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Ultimate Carb Guide for Morocco

Updated on September 4, 2018

Learning from the best.

In 2014, I came to Morocco unaware of the carbohydrate gold mine awaiting me. Fast forward three years and I can not only label all bread based carbs, I can also cook most of them. It took hard work and hours of research to get there. It required days spent in the market going from stall to stall and eating everything in my path.

Armed with a notebook, I would ask my host mom questions in rapid fire about a dish. How much flour goes in here? Does the sugar go in before the salt? How do you know when the harsha is ready? Relentless questions and multiple taste tests turned me into a Moroccan carbohydrate guru.

Fresh figs from Kenitra, Morocco, surround a slice of harsha.  The plate is adorned with a peacock - a common design found on many platters.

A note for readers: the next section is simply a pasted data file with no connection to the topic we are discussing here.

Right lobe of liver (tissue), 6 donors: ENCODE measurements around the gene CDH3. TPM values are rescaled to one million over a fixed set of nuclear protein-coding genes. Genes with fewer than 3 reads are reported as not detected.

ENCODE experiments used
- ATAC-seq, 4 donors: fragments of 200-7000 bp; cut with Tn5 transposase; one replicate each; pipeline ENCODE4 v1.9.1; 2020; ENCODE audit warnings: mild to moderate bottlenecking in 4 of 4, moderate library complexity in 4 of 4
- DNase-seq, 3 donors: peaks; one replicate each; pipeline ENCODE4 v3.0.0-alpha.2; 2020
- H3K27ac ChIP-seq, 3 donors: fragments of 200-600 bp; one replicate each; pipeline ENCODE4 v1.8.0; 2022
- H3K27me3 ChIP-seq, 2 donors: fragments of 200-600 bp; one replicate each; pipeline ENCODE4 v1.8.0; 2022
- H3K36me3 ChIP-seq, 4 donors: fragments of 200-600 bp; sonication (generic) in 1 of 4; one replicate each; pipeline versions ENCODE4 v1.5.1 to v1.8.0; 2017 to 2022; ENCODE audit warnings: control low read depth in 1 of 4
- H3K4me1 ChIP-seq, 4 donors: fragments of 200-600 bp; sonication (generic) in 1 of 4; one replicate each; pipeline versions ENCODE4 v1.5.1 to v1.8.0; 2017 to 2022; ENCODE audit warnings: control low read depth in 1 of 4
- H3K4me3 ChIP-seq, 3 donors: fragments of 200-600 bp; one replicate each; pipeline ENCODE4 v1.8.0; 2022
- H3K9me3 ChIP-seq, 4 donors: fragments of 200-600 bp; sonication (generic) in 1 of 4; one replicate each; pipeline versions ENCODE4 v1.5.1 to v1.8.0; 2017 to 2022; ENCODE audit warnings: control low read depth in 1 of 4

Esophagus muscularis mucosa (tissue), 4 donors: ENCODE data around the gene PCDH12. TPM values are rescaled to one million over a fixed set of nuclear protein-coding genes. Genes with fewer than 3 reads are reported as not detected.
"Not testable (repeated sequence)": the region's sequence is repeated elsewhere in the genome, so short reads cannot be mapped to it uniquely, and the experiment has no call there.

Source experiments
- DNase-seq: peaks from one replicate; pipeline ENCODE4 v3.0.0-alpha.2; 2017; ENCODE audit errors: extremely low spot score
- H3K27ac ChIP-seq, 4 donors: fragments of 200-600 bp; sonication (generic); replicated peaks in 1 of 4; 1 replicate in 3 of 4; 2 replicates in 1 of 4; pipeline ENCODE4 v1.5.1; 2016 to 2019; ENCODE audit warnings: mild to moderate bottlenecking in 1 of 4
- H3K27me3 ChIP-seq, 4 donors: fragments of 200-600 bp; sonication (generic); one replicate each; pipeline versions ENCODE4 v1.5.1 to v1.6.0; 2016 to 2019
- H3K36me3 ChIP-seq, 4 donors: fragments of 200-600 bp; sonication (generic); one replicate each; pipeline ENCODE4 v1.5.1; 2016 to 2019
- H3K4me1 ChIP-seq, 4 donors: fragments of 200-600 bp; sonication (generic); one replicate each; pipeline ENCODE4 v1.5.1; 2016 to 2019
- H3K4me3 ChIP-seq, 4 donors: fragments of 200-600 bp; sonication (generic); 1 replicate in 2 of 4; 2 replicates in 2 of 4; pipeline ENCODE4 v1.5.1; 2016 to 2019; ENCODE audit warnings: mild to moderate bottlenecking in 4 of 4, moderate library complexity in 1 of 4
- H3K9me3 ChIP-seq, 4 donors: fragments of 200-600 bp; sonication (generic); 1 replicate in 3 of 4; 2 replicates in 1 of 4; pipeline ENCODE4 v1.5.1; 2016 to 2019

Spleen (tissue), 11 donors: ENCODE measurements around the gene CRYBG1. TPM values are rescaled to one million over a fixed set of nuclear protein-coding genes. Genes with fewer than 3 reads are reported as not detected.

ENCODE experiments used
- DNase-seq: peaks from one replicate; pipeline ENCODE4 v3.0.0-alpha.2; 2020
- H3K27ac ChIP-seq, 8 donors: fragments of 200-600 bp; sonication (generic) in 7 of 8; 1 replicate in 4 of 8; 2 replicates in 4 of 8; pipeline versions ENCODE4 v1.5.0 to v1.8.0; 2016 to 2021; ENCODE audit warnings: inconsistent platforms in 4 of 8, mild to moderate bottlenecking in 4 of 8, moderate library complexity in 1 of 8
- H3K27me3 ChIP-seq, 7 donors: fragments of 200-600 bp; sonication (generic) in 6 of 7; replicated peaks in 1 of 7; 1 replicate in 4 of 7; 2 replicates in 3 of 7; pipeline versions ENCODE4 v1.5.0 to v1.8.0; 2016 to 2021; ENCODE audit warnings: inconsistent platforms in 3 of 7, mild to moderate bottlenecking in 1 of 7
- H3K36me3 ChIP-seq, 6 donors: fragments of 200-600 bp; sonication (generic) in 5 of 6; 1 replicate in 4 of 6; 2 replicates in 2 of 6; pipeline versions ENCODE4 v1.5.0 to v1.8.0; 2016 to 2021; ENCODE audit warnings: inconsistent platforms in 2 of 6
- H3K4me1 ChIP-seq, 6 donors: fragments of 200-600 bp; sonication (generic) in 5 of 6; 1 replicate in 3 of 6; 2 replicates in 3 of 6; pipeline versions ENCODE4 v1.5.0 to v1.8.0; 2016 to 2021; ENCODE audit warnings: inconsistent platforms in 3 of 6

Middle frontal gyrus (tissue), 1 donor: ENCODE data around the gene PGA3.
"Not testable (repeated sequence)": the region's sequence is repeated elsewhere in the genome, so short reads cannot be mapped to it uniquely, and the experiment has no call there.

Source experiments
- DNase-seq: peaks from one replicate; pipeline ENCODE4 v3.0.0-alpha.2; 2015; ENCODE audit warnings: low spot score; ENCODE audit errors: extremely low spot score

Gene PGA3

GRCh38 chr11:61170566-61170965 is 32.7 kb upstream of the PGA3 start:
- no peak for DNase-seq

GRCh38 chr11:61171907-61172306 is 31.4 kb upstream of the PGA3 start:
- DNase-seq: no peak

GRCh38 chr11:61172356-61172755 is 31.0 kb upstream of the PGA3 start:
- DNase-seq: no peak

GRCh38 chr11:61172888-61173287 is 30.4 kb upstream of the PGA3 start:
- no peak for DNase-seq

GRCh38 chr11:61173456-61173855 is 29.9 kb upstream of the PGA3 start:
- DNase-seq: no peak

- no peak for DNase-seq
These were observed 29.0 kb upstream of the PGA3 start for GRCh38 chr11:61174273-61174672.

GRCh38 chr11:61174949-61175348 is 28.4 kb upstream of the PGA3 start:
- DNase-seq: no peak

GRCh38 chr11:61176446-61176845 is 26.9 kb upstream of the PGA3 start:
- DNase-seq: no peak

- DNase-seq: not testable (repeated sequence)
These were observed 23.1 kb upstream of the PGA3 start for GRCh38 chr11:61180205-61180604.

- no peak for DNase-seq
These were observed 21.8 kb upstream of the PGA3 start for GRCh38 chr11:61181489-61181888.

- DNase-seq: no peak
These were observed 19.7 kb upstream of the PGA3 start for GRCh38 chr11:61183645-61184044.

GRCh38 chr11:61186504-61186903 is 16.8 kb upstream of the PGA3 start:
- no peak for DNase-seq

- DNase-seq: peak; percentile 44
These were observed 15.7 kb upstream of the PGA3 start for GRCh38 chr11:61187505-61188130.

Fresh figs from Kenitra, Morocco, surround a slice of harsha. The plate is adorned with a peacock - a common design found on many platters.

The importance of bread.

One of the of the most commonly used words in Daarija (Moroccan Arabic), is khobz. Lubia, a white bean stew, is eaten with khobz. When zalook, a zesty mixture of roasted eggplant, peppers and tomatoes, is brought to the table, the bread follows. The khobz is cooked in rounds- never loaves.

Bread is also sacred. It is unthinkable to toss a stale crust into the trash. Why? It all goes back to the Quran. According to the Prophet, bread should never be thrown on the ground because if a beggar passes by, they will have to stoop down to get the bread. Even if someone is poor, they still have dignity. So where does the unwanted khobz go?